Consider this scenario
Joyce is in her 80’s and has two daughters, Sandra and Dianne and a son, James.
Sandra is married, has children and has a close relationship with Joyce.
Dianne is also married, lives near Joyce and regularly sees her.
James is married but works for an international company and regularly travels outside the country.
Joyce feels uncomfortable appointing only her daughters as she may offend James. However, given that James is frequently out of the country, the recommendation to Joyce is that she appoints all three children as Guardians but authorises them to act “jointly and/or severally”.
This would enable Sandra and Dianne to continue to make decisions for Joyce when she is incapable without necessarily having to obtain James’ mutual approval.
What if the Guardian I appoint dies or is unable to act?
If you appoint a person to be your sole Guardian, then you can also appoint an alternate Guardian if your original choice:
becomes partially or totally incapable of managing you under the Appointment of Guardian; or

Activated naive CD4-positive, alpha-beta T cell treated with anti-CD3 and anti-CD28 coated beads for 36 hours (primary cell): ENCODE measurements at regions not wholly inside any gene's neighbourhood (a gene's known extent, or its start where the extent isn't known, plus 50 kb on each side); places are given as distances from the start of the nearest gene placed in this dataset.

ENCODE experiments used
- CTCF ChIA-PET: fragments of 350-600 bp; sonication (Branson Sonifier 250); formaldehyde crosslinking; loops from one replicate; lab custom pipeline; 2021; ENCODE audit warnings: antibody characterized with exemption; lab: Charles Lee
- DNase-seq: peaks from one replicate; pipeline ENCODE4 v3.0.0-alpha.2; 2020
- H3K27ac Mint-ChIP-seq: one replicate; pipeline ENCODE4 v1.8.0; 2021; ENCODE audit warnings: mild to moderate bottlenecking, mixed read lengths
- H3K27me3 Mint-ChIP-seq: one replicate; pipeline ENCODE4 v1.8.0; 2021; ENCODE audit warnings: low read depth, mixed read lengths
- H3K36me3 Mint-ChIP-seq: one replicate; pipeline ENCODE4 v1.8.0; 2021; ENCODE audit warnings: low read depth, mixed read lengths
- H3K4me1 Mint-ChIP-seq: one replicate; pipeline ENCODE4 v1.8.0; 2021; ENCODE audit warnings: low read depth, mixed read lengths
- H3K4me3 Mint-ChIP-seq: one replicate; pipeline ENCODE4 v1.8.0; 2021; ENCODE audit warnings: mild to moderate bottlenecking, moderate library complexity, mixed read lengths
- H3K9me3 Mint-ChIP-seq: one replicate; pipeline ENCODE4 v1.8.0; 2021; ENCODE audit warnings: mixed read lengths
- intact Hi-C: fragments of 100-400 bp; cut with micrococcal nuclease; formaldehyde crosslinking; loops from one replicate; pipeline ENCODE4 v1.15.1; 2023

no longer wishes to act as your Guardian.
Where more than one Guardian is appointed, then you can nominate that the death, resignation or incapacity of any one or more of those Guardians does not terminate the appointment of the other Guardians.
How is the Appointment of Guardian made?
This is a simple written document which a member of the E&A Lawyers estate planning team can prepare for you.
The Appointment needs to be signed by the person making the Appointment (the Appointor) and the Guardian(s). The signing must take place before a solicitor so that the terms of the Appointment can be explained both to the Appointor and the Guardian(s).
The Appointment does not need to be signed by the Guardian at the same time as the Appointor signs – it can be done at a later date.
Revocation of Enduring Guardianship
You can revoke an Enduring Guardianship at any time provided that you have the mental capacity at the time to make that revocation. The method of revocation is by written instrument in the form prescribed under the relevant Act.
The Supreme Court and the Guardianship Tribunal also have an overriding power to appoint a Guardian. If a Guardian is appointed by the Court or the Tribunal, then any Appointment of Guardian you have put in place yourself is suspended while the Court or Tribunal Order applies.
Is an Appointment of Guardian really necessary?
The answer to that question depends on your family background.